Careers in Psychoanalysis
Career paths in psychoanalysis range more widely than one might think. This stems from the fact that psychoanalysis is both a clinical method of treating emotional disorders, and a depth psychological theory that can be used to understand all aspects of human motivation, behavior, development and relationships.
Analysts throughout the United States share their expertise through a variety of complementary careers and can be found in the courtroom, the classroom, and the boardroom, as well as sharing their insight in literature and theatrical arts.
By choosing a specialty in addition to clinical practice, analysts are successfully providing the insight, understanding and perspectives of psychoanalysis to the general public in a variety of ways. The application of psychoanalytic theory in other fields besides that of clinician is often referred to as "applied psychoanalysis."
Here are a few careers beyond the couch that APsaA members have developed:
- Sports Analyst
- Business/Management Consultant
- Community Interventionist
- Mental Health Consultant to K-12 Schools
Becoming a Psychoanalyst
In order to be approved for full psychoanalytic training (called candidacy) at a psychoanalytic institute approved by the American Psychoanalytic Association, one first needs a graduate mental health degree and some prior training and experience as a therapist. There are three main types of acceptable graduate degrees:
1. Doctor of Medicine (M.D.) or Doctor of Osteopathic Medicine (D.O.)
The medical route involves graduating from medical school (4 years) and completing a psychiatry residency (4 years). In some cases, candidates can be accepted into psychoanalytic training while they are still psychiatry residents.
2. Other Mental Health Doctoral Degrees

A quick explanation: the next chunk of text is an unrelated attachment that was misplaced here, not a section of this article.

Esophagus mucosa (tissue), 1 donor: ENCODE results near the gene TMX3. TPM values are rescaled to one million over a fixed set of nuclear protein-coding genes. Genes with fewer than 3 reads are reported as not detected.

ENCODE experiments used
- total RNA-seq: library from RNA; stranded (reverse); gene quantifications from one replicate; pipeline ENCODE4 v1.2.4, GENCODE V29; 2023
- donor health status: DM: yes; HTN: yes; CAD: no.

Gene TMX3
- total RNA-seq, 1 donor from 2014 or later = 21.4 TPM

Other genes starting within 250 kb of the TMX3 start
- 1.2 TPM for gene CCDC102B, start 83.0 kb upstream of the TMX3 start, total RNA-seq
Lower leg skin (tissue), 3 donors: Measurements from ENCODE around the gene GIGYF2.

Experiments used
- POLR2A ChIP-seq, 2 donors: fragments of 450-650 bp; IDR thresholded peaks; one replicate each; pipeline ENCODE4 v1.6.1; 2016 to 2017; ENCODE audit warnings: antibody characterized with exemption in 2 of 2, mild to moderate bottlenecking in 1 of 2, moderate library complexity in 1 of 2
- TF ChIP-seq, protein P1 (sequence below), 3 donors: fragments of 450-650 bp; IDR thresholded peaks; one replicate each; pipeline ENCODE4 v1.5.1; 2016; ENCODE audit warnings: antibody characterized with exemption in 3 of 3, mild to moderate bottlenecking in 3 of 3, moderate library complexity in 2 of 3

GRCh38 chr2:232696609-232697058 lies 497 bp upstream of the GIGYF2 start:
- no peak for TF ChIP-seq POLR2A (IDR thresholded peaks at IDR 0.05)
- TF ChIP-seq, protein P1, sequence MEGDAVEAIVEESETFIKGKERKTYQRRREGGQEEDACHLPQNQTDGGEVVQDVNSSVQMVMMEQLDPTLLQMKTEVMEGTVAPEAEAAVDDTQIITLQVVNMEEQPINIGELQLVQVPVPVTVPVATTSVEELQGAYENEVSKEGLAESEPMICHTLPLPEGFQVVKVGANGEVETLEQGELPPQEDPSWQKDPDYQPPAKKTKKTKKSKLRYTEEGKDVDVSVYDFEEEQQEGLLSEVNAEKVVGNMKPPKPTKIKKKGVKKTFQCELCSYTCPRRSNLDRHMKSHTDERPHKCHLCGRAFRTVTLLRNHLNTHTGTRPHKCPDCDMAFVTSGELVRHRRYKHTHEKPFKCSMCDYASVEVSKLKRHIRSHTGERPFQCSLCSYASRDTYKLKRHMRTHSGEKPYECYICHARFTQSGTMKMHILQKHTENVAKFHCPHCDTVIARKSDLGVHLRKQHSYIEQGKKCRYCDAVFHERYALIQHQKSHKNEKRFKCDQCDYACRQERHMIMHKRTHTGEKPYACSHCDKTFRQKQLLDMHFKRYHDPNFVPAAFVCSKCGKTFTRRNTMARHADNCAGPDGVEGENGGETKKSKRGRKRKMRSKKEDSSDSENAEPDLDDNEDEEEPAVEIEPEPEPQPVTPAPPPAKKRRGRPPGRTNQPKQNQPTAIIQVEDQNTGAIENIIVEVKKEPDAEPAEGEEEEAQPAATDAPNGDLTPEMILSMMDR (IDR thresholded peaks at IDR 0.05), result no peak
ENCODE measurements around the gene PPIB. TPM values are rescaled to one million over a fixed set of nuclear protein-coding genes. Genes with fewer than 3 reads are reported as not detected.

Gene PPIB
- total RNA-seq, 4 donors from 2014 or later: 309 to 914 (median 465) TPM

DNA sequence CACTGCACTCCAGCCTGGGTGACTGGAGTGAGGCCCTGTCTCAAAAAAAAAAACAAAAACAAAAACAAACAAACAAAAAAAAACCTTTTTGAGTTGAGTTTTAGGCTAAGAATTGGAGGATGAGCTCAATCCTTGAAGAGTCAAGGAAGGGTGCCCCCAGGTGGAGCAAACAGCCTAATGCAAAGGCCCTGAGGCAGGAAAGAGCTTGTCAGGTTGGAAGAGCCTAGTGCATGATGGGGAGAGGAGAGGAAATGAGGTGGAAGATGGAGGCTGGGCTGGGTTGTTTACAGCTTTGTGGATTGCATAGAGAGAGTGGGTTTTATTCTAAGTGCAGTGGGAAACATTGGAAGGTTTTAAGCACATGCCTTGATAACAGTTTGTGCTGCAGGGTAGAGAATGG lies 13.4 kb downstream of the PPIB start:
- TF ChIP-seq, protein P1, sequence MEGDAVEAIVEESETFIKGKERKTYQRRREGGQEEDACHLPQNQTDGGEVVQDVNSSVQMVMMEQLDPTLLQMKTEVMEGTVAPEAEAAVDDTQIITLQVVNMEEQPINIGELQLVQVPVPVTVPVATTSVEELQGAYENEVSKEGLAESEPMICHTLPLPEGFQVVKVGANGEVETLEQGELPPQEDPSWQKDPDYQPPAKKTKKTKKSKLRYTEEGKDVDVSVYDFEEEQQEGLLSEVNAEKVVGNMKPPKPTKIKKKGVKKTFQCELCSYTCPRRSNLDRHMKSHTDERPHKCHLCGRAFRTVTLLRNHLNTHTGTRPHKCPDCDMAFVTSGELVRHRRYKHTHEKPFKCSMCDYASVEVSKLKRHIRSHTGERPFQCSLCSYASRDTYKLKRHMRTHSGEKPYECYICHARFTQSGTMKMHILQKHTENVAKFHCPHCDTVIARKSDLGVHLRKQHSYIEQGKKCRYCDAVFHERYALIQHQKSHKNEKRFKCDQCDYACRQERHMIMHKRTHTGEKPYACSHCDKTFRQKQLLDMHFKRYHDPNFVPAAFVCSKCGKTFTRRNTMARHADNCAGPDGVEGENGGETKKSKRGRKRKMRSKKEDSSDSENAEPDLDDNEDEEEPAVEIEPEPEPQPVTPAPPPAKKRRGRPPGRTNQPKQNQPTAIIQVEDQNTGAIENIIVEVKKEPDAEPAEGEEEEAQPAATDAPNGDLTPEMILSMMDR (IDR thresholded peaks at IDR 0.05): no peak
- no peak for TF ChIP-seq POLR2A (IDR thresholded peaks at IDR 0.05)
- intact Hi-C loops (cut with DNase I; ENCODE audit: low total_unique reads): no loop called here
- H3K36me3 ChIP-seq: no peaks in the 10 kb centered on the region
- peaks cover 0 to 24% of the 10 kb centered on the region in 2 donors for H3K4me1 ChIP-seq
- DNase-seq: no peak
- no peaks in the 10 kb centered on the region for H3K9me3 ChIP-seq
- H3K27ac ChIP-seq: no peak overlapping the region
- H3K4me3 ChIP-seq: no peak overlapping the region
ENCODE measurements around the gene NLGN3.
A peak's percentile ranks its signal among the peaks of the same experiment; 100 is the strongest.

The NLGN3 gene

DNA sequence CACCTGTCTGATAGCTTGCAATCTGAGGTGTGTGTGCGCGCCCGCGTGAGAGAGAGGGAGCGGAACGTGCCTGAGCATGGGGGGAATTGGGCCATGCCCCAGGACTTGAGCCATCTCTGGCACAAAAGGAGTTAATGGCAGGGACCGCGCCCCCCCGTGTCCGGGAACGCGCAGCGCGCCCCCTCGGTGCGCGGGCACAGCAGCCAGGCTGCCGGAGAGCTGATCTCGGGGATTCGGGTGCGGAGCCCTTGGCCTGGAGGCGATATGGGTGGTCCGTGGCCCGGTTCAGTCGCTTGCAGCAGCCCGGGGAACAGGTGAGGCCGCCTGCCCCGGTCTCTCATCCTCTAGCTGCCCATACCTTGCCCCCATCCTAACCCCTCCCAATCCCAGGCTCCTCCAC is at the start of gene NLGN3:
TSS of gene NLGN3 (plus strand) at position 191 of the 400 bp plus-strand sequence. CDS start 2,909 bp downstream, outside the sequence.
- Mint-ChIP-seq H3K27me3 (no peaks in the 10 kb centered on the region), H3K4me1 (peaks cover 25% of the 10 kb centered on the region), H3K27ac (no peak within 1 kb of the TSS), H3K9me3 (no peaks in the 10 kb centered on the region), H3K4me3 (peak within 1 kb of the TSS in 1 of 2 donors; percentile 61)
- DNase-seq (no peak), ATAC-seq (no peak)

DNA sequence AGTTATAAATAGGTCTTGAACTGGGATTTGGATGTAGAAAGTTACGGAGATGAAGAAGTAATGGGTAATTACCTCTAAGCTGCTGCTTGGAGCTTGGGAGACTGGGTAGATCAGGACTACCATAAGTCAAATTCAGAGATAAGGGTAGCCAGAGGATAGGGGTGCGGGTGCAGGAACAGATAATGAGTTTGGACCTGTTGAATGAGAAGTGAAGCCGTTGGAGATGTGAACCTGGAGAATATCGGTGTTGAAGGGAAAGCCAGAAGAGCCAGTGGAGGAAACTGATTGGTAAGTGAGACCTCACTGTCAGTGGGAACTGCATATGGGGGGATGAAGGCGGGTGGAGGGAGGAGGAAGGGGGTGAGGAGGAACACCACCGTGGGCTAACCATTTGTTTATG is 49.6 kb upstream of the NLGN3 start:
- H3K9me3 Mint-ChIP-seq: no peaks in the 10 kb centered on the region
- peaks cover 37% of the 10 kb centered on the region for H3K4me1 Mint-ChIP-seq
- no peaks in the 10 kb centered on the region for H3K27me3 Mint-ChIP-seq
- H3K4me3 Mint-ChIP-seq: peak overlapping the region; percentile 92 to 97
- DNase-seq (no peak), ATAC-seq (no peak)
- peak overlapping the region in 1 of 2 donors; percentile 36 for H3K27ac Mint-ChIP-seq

A Ph.D. in clinical aspects of psychology, in social work, or in other mental health disciplines makes one eligible to apply to become a candidate. The typical Ph.D. program takes 4-6 years, and in most states, 1-2 years of post-doctoral clinical experience is required for full independent licensure.
3. Master’s Degree
A master's degree is sufficient in fields in which that is the highest clinical degree, such as social work, marriage and family therapy, and psychiatric nursing.These degrees generally take about 2 years to complete, and because they involve less extensive clinical training some additional coursework and supervised clinical work is required before applying for candidacy.
The optimal undergraduate preparation depends on which post-graduate route you choose, because each route has different admission requirements. But any undergraduate major can be compatible with all three pathways, as long as the required courses are taken. Admission requirements can easily be found on graduate school websites or from guide books for students interested in Medical school or mental health graduate programs.
Waivers of these graduate degree requirements are possible for certain individuals who are interested in and deemed suitable for psychoanalytic training. For example, some individuals with Master’s degrees in clinical Psychology, or academicians with non-mental health degrees can apply for waivers under certain circumstances.
In addition to the mental health pathways, APsaA offers training via waiver to academicians in certain special circumstances who wish to integrate psychoanalytic ideas with their core discipline. Within the Association, this is known as CORST training (after its sponsoring committee, the Committee on Research and Special Training). More information about this special pathway can be found on page 10 (item 3) in the APsaA's Standards for Education in Psychoanalysis.